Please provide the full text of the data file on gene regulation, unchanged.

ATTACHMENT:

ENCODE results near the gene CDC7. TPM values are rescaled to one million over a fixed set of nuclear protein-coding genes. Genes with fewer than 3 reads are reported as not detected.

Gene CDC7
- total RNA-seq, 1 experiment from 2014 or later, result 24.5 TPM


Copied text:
ENCODE results near the gene CDC7. TPM values are rescaled to one million over a fixed set of nuclear protein-coding genes. Genes with fewer than 3 reads are reported as not detected.

Gene CDC7
- total RNA-seq, 1 experiment from 2014 or later, result 24.5 TPM